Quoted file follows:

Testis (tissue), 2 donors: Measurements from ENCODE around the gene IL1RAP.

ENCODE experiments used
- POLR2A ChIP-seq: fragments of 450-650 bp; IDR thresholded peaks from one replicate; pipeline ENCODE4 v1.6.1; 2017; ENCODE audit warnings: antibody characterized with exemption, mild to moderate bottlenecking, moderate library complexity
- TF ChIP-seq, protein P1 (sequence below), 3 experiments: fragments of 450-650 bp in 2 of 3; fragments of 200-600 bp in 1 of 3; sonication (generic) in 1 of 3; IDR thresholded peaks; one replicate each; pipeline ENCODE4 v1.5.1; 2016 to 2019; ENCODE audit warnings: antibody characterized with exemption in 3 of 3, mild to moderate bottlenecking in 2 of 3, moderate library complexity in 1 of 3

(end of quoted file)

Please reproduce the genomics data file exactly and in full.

Testis (tissue), 2 donors: Measurements from ENCODE around the gene IL1RAP.

ENCODE experiments used
- POLR2A ChIP-seq: fragments of 450-650 bp; IDR thresholded peaks from one replicate; pipeline ENCODE4 v1.6.1; 2017; ENCODE audit warnings: antibody characterized with exemption, mild to moderate bottlenecking, moderate library complexity
- TF ChIP-seq, protein P1 (sequence below), 3 experiments: fragments of 450-650 bp in 2 of 3; fragments of 200-600 bp in 1 of 3; sonication (generic) in 1 of 3; IDR thresholded peaks; one replicate each; pipeline ENCODE4 v1.5.1; 2016 to 2019; ENCODE audit warnings: antibody characterized with exemption in 3 of 3, mild to moderate bottlenecking in 2 of 3, moderate library complexity in 1 of 3